Shine A Light

#‎DontLetThemDrown‬ (It’s all right for some, at sea)

The UK government reckons that letting people drown will prevent unnecessary deaths.

Alison Whyte
8 November 2014

Protesting in Palermo after the Lampedusa calamity Antonio Melita / Demotix. All rights reserved.

Opposition is swelling to the UK government’s inhumane decision not to support a new mission to save migrants shipwrecked in the Mediterranean. On Thursday evening people protested outside the Home Office and thousands more have signed a petition to continue the mission. 

Not everyone believes we have a moral obligation to help drowning people. Foreign office minister Baroness Anelay, explaining the government’s position in the House of Lords last month, said that search and rescue operations, “create an unintended ‘pull factor’, encouraging more migrants to attempt the dangerous sea crossing and thereby leading to more tragic and unnecessary deaths.”

This week, above a report about migrants arriving on a Canary Island beach, a headline in the Daily Mail screams “Run, they may have ebola!” And UKIP’s candidate for Rochester and Strood Mark Reckless heaped praise on the ex-Libyan dictator Muammar Gaddafi. Why? Because people who wanted to escape from his murderous dictatorship were prevented from leaving the country. 

Global inequality becomes even clearer when you look at people in boats. If you want to escape from a country wracked by war or ruled by a brutal dictator, you have to hand over your life savings to traffickers who will cram you into a rotting, overcrowded boat. Once at sea, you may suffocate in an airless cabin or drown as the leaky vessel sinks.

If on the other hand you are European or American you can unwind by going on a themed cruise that takes your fancy – ‘wine-tasting’, ‘gourmet’, ‘ Strictly’, ’murder mystery’ or ‘clothes-free’.  You can even go on a ‘cruise to nowhere’ where the ship just sails around without a port of call. 

I recently went on a Mediterranean cruise, as a ‘plus one’ with a journalist friend.  For the passengers, it is a pleasant enough experience, if you can overlook the fact that every person who offers you a cocktail or turns down your bed at night comes from a developing country and is probably earning a pittance. You also need to blank out the thought that while you’re chilling by the pool on the 14th floor, a group of terrified, hungry and desperate migrants could be clinging to a wreck that is drifting past below. 


'Ebola scare on Canary Island nudist beach' Daily Mail, November 2014

While migrants survive on a small amount of water, cruise ship passengers can feast on food prepared by Marco Pierre White, Nobu, Olly Smith or the patissier Eric Lanlard. On some cruise ships, master sommeliers oversee the cheese and wine and one boasts an award-winning chocolatier. Others have Champagne on tap.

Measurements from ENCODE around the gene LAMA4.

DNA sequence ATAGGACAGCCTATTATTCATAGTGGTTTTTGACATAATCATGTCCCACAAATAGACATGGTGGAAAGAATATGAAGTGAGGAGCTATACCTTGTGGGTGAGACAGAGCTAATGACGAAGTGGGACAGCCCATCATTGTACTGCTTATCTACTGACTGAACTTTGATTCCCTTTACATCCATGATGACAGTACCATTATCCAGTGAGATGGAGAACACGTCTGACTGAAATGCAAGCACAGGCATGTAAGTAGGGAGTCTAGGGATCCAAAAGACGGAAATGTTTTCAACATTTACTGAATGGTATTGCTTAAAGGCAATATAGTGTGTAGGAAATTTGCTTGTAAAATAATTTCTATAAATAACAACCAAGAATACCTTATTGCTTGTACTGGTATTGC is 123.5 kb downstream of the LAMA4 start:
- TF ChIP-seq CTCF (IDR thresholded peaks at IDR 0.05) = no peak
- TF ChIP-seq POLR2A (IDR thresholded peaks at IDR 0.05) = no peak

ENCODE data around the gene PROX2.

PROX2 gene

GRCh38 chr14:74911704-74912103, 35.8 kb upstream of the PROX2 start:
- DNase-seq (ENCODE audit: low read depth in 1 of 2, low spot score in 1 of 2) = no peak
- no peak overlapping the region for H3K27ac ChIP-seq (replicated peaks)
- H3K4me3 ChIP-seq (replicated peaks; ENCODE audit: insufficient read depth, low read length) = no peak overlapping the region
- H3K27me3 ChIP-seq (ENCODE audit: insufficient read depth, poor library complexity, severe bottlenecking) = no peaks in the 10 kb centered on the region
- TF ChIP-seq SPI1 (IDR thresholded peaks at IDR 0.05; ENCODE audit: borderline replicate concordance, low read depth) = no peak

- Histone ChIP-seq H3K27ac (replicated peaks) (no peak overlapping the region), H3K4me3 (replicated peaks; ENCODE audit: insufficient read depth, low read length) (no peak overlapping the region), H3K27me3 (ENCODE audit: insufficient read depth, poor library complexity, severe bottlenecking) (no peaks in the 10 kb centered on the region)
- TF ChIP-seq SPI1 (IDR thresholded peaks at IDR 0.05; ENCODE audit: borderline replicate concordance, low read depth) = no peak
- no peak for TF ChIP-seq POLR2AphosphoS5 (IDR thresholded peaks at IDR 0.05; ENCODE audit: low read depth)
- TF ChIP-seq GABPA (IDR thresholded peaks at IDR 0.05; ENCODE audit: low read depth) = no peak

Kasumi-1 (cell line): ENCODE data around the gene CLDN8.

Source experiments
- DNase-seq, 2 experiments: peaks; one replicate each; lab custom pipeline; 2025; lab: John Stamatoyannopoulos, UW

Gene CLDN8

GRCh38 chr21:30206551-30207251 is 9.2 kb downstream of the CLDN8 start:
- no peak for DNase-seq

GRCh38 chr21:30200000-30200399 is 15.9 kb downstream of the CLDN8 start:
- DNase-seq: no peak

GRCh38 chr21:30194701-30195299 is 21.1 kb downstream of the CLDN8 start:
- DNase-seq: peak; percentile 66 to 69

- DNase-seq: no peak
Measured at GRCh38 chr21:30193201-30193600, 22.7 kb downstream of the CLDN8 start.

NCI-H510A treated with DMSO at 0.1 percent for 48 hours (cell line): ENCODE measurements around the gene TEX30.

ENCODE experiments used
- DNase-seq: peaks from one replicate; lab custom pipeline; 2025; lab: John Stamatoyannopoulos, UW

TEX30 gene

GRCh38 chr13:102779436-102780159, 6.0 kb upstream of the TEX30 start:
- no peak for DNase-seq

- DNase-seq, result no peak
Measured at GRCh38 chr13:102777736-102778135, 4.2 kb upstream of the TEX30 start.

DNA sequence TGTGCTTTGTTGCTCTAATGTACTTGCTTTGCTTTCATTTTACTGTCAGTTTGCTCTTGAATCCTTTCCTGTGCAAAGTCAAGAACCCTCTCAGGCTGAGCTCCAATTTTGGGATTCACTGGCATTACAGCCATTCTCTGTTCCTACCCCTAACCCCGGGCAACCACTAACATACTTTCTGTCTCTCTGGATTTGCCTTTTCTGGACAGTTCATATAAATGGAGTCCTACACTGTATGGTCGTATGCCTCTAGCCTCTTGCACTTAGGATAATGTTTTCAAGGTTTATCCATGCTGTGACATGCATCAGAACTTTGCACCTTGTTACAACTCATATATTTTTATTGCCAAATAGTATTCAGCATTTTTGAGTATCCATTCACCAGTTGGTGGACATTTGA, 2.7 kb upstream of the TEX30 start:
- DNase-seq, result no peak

Even on less expensive cruises you can gorge on food, tucking into a large cooked breakfast, a three-course lunch, cream tea, wine and canapés, ending up with a lavish evening meal.   On a ship with 2,000 passengers and 1,000 crew —11,000 kg of beef, 10,211 kg of chicken, 6,283 kg of fish, 110,820 eggs, 2,270 litres of ice cream and 3,400 bottles of wine — are just a few of the items consumed in one week.    

The average age on a cruise ship is 55. Unsurprisingly many people are overweight and some are clinically obese.  The bodies of people who die on board, mainly of a heart attack, are discreetly removed to the ports at dawn.

To cater for the growing number of cruise ship passengers, staff are recruited from throughout Asia, eastern Europe, the Caribbean and central America. On our cruise most of the waiters were Filipino while those cleaning bedrooms and toilets were Indonesian.  

Cruise ships are often registered in countries with lax employment laws.  Staff are typically on six-month contracts, working an average of 12 hours a day, seven days a week, with no time off. They are generally paid from ‘gratuities’ which form part of the ticket price. Staff on our cruise ship said they earned around 20 dollars a day.

Cruise ships are the fastest growing holiday sector and the Passenger Shipping Association estimates that 1.76 million people will take a cruise this year. According to the International Organisation for Migration, 3,000 people have already died attempting to cross the Mediterranean to Europe this year, many in rickety, smugglers’ boats.

People who go on cruises aren’t all rich, greedy and uncaring. Not all cruise ship staff would say they feel exploited and some of the migrants who set sail from Libya reach the other side.  But if you want proof of how grotesquely unequal our world has become, you only have to look to the sea. 

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